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have let you borrow vs. let you borrow



 
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have let you borrow vs. let you borrow #1 (permalink) Mon May 23, 2011 20:11 pm   have let you borrow vs. let you borrow
 

English Grammar Tests, Elementary Level

ESL/EFL Test #258 "Noun and Verb Opposites (4)", question 7

Can you lend me eight dollars? Remember, I have let you ......... money in the past.

(a) see
(b) borrow
(c) clean
(d) paint

English Grammar Tests, Elementary Level

ESL/EFL Test #258 "Noun and Verb Opposites (4)", answer 7

Can you lend me eight dollars? Remember, I have let you borrow money in the past.

Correct answer: (b) borrow

Your answer was: correct
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why not: I let you borrow money in the past?
I think that it should be Past Simple instead of Present Perfect, because we obviously talking about the past, but if that past lasts to the present moment I would then agree with this sentence;thanks again for help ;-]
Saneta
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have let you borrow vs. let you borrow #2 (permalink) Mon May 23, 2011 20:45 pm   have let you borrow vs. let you borrow
 

You've sort of answered your own question. Depending on the specific circumstances (which we cannot tell from this question) both are possible.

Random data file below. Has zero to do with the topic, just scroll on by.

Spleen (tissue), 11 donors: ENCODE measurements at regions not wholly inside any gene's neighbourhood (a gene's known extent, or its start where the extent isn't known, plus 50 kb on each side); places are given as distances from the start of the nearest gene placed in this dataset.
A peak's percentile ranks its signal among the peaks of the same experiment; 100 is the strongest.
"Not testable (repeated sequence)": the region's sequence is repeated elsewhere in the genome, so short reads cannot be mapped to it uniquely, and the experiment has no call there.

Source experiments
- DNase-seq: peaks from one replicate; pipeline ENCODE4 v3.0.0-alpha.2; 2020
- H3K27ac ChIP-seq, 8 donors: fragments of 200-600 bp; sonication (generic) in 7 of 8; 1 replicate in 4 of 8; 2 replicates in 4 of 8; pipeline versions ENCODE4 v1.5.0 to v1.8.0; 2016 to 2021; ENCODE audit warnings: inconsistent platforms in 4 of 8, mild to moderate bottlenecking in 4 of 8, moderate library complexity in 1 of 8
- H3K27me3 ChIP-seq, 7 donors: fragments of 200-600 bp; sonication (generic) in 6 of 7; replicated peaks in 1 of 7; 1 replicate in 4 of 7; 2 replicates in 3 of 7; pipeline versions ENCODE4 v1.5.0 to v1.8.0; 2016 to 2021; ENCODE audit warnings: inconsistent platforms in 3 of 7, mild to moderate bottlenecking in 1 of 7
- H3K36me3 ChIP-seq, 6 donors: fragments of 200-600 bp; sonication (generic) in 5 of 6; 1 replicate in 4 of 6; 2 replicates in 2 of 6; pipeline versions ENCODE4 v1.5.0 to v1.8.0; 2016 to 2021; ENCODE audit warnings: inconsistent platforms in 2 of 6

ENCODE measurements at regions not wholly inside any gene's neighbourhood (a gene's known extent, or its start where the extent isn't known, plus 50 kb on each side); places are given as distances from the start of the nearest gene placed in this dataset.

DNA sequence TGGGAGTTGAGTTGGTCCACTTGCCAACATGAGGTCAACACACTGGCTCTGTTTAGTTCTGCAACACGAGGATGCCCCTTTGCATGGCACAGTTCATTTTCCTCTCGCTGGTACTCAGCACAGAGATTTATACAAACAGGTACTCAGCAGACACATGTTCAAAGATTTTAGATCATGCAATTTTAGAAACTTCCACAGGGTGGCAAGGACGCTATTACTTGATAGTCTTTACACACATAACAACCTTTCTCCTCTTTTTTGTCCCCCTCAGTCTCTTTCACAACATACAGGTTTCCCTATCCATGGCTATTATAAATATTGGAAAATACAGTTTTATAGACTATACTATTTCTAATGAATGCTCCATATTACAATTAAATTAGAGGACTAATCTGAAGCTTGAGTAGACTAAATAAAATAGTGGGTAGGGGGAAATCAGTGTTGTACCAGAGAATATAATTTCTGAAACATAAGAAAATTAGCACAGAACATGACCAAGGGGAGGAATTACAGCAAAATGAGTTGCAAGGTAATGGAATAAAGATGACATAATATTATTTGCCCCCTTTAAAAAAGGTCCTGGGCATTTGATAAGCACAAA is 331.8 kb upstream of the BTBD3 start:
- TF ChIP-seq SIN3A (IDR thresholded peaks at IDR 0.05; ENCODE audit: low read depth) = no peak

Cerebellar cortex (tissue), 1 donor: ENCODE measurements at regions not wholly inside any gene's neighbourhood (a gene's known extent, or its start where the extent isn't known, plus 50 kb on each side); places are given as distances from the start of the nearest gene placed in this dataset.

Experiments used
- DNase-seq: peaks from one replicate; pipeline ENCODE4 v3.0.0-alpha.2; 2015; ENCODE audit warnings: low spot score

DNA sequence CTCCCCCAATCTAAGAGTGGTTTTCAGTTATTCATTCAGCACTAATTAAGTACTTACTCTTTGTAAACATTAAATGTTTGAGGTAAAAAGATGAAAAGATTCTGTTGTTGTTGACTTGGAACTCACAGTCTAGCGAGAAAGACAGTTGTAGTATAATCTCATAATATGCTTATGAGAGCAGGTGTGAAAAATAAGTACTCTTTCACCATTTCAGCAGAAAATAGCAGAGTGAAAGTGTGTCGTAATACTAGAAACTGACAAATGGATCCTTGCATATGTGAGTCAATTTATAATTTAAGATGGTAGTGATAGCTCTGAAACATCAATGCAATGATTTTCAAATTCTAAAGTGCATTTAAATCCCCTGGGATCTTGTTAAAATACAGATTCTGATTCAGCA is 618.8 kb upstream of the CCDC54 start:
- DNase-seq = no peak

This test happens to use the present perfect possibility.
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have let you borrow vs. let you borrow #3 (permalink) Tue May 24, 2011 7:51 am   have let you borrow vs. let you borrow
 

Dear Beeesneees, I'm confused about: you'eve, 9which and bith=both?
could you please rewrite for me your answer so that it will be clear to me, thank you very much.
Saneta
I'm a Communicator ;-)


Joined: 11 Sep 2008
Posts: 1583

have let you borrow vs. let you borrow #4 (permalink) Tue May 24, 2011 12:16 pm   have let you borrow vs. let you borrow
 

Sorry for the typos Saneta. I've corrected those.
I was in a rush, I'm afraid.
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have let you borrow vs. let you borrow #5 (permalink) Tue May 24, 2011 12:35 pm   have let you borrow vs. let you borrow
 

Hi Saneta,

I see your point about the past simple. I think this use of the present perfect is a good example of linking then and now because the speaker is asking for money now and reminding the other person what he has done in the past.

Alan
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have let you borrow vs. let you borrow #6 (permalink) Tue May 24, 2011 12:43 pm   have let you borrow vs. let you borrow
 

You've sort of answered your own question. - Beeesneees has written, but shouldn't it be without ,,sort of'': You've answered your own question.
thank you Alan and Beeesneees :-)
Saneta
I'm a Communicator ;-)


Joined: 11 Sep 2008
Posts: 1583

have let you borrow vs. let you borrow #7 (permalink) Tue May 24, 2011 12:53 pm   have let you borrow vs. let you borrow
 

Hi Saneta,

What's wrong with 'sort of'? It suggests 'in a roundabout way'.

Alan
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have let you borrow vs. let you borrow #8 (permalink) Tue May 24, 2011 13:08 pm   have let you borrow vs. let you borrow
 

Hi, Mr Alan, thank you, the expression :,,sort of'' was new for me, for all the learners I can also recommend the website about it:
http://www.oxfordadvancedlearnersdictionary.com/dictionary/sort+of#sort_1
Regards :)
Saneta
I'm a Communicator ;-)


Joined: 11 Sep 2008
Posts: 1583

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